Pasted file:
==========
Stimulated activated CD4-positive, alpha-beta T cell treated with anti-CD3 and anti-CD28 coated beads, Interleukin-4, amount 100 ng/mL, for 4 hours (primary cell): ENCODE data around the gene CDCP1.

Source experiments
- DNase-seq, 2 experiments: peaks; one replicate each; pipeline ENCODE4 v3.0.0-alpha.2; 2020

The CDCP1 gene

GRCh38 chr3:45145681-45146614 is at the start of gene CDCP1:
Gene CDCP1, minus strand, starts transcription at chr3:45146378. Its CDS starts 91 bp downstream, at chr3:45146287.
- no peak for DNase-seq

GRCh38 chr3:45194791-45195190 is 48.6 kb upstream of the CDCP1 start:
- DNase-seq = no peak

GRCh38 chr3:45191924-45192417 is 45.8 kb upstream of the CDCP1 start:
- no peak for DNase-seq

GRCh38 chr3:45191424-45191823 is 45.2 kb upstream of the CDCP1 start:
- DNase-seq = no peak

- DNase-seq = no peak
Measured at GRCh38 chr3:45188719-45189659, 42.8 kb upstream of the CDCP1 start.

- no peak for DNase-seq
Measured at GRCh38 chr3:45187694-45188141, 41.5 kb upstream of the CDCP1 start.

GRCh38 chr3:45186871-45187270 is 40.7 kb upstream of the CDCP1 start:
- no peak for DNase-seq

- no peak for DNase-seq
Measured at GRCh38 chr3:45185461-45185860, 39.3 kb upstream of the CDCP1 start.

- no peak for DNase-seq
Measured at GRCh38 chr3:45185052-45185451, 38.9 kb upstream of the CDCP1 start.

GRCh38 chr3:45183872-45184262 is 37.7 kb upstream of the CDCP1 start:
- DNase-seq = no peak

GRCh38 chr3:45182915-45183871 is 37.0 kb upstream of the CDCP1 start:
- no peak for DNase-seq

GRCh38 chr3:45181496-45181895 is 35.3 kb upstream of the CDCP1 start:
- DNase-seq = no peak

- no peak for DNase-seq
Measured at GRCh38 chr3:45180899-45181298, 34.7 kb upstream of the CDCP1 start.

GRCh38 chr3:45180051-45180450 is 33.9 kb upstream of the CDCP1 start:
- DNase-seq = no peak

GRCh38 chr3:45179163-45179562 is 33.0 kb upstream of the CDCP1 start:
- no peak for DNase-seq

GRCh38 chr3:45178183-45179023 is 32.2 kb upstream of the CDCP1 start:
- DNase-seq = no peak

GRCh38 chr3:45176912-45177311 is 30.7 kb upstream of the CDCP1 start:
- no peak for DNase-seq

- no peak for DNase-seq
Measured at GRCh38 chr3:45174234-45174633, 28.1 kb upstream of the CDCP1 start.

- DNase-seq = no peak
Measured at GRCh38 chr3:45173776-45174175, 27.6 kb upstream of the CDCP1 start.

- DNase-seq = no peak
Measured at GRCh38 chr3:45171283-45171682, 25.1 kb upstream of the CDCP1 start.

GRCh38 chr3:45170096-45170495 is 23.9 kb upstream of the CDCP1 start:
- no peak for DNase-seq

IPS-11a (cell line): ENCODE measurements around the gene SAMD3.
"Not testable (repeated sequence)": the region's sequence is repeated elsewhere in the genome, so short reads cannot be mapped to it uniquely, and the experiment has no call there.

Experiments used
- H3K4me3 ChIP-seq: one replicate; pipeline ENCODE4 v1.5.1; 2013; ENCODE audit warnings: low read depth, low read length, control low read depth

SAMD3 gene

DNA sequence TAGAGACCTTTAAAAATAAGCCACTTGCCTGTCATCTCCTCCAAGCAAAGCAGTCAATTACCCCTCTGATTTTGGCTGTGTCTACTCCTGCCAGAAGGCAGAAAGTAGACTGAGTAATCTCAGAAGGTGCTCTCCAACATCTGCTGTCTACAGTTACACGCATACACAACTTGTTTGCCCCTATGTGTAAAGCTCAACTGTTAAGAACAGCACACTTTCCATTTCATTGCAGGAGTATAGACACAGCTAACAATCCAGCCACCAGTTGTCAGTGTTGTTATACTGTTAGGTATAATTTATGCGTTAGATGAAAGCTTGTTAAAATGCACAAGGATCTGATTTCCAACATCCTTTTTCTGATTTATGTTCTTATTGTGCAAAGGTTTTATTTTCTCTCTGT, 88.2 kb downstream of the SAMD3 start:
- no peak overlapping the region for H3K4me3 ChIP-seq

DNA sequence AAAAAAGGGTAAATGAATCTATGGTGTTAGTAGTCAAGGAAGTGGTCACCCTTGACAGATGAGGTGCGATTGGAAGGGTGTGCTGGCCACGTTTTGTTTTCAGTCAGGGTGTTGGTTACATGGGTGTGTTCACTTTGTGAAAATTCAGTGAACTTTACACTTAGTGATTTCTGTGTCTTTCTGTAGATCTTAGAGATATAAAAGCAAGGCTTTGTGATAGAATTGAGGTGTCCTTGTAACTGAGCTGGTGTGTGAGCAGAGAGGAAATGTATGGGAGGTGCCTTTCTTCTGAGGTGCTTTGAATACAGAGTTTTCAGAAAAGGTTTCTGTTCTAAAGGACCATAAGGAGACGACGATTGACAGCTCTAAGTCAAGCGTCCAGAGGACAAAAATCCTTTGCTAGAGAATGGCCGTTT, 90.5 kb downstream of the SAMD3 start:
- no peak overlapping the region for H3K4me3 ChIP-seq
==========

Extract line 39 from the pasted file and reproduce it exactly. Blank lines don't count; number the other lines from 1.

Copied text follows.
- no peak for DNase-seq